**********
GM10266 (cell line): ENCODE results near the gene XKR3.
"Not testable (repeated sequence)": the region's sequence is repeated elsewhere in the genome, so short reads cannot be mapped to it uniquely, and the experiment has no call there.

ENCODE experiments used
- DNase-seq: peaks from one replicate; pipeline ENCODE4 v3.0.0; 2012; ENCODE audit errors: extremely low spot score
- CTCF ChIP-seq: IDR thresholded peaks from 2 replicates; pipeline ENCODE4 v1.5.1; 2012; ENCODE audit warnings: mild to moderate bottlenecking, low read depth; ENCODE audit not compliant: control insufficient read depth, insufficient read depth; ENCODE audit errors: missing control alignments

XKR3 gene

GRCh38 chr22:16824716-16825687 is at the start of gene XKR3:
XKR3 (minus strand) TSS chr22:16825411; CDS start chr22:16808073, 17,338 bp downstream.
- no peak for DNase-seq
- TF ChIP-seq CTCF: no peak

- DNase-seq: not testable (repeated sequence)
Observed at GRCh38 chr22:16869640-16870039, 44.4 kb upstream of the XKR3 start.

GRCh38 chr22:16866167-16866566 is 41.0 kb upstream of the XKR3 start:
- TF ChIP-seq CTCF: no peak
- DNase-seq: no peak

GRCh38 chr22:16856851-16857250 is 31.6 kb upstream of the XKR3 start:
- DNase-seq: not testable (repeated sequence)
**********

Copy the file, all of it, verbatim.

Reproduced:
GM10266 (cell line): ENCODE results near the gene XKR3.
"Not testable (repeated sequence)": the region's sequence is repeated elsewhere in the genome, so short reads cannot be mapped to it uniquely, and the experiment has no call there.

ENCODE experiments used
- DNase-seq: peaks from one replicate; pipeline ENCODE4 v3.0.0; 2012; ENCODE audit errors: extremely low spot score
- CTCF ChIP-seq: IDR thresholded peaks from 2 replicates; pipeline ENCODE4 v1.5.1; 2012; ENCODE audit warnings: mild to moderate bottlenecking, low read depth; ENCODE audit not compliant: control insufficient read depth, insufficient read depth; ENCODE audit errors: missing control alignments

XKR3 gene

GRCh38 chr22:16824716-16825687 is at the start of gene XKR3:
XKR3 (minus strand) TSS chr22:16825411; CDS start chr22:16808073, 17,338 bp downstream.
- no peak for DNase-seq
- TF ChIP-seq CTCF: no peak

- DNase-seq: not testable (repeated sequence)
Observed at GRCh38 chr22:16869640-16870039, 44.4 kb upstream of the XKR3 start.

GRCh38 chr22:16866167-16866566 is 41.0 kb upstream of the XKR3 start:
- TF ChIP-seq CTCF: no peak
- DNase-seq: no peak

GRCh38 chr22:16856851-16857250 is 31.6 kb upstream of the XKR3 start:
- DNase-seq: not testable (repeated sequence)